The impact of many external factors, such as wind, visibility and current, on the behavior of vessels in ports and waterways has not been investigated systematically in existing maritime traffic models. In order to fill the current knowledge gap and provide a basis for developing a new model to effectively simulate maritime traffic, the influences of wind, visibility and current as well as vessel encounters on vessel behavior (vessel speed, course and relative distance to starboard bank) have been investigated in this study by analyzing Automatic Identification System data collected from the port of Rotterdam. It is found that wind, visibility, current and encounters have significant impact on the vessel speed and relative distance to starboard bank, while vessel course is mainly affected by current and encounters. The results also showed that the vessels would adapt their speed, course and relative distance to starboard bank during encounters. These findings showed the importance of considering external factors and encounters in simulating vessel behavior in restricted waterways and provide a starting point for building up more comprehensive maritime traffic models.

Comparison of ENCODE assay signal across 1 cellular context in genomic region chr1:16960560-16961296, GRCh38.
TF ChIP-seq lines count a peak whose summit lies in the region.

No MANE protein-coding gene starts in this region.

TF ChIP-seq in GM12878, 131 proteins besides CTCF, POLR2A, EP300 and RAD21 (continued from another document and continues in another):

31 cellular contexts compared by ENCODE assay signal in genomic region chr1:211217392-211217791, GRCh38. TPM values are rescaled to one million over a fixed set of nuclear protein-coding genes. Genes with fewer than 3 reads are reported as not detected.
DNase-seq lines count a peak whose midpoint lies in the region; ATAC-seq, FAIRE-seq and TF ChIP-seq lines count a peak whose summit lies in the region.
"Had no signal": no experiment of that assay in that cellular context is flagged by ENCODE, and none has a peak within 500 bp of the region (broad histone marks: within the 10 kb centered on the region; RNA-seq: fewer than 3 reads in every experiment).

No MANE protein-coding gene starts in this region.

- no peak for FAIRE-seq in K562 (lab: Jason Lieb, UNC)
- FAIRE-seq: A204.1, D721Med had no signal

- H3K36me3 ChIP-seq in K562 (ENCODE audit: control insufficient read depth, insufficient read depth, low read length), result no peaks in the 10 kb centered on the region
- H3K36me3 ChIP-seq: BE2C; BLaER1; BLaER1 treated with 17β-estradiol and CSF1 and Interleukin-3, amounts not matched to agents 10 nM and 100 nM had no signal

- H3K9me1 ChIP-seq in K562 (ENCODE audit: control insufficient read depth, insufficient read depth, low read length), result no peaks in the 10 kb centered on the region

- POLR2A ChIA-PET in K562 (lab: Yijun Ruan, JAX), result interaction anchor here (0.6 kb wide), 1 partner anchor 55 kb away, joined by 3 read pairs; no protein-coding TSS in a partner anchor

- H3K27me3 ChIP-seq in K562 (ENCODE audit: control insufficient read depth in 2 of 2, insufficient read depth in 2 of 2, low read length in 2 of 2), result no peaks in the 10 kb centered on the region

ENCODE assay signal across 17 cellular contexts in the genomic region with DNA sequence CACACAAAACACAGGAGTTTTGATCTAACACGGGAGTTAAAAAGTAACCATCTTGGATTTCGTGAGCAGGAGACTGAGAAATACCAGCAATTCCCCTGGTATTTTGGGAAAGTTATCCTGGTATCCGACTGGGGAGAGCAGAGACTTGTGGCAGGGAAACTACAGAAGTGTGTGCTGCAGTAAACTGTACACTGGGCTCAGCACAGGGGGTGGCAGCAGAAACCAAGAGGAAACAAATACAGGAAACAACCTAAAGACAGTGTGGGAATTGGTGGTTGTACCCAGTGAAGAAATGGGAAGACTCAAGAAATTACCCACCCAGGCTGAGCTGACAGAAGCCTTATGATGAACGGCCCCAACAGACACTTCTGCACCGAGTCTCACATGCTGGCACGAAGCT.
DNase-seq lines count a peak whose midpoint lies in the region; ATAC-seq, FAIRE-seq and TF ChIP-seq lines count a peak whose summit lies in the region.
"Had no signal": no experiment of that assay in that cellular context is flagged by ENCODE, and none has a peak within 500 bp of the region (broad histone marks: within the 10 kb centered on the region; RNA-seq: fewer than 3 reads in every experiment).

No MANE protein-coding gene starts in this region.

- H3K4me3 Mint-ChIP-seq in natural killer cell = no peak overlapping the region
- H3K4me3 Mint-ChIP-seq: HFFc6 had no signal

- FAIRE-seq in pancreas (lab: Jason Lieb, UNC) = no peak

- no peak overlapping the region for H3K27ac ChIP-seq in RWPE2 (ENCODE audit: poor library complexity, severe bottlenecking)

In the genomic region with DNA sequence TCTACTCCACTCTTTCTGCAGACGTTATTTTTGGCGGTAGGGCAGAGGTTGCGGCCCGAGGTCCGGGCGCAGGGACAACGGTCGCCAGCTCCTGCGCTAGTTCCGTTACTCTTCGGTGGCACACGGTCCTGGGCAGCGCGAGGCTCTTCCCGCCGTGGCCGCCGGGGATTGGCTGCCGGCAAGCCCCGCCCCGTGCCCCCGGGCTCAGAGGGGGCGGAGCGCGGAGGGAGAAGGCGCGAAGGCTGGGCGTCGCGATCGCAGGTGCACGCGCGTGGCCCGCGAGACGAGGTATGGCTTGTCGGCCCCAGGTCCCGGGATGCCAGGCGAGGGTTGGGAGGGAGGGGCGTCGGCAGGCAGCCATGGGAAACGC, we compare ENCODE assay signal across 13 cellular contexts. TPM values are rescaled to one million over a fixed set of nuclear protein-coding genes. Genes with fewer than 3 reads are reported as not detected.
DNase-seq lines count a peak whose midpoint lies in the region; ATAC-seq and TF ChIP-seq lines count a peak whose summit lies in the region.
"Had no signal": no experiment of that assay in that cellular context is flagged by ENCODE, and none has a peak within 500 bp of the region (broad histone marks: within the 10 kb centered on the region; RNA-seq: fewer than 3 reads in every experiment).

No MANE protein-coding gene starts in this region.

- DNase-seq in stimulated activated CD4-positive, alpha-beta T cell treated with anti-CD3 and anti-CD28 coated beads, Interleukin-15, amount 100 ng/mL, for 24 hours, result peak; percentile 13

Original languageEnglish
Pages (from-to)1-14
JournalOcean Engineering
Publication statusPublished - 2017

    Research areas

  • Automatic Identification System data, Uninfluenced and influenced vessel behavior, External condition, Overtaking encounter, Head-on encounter, Ports and waterways

ID: 10023760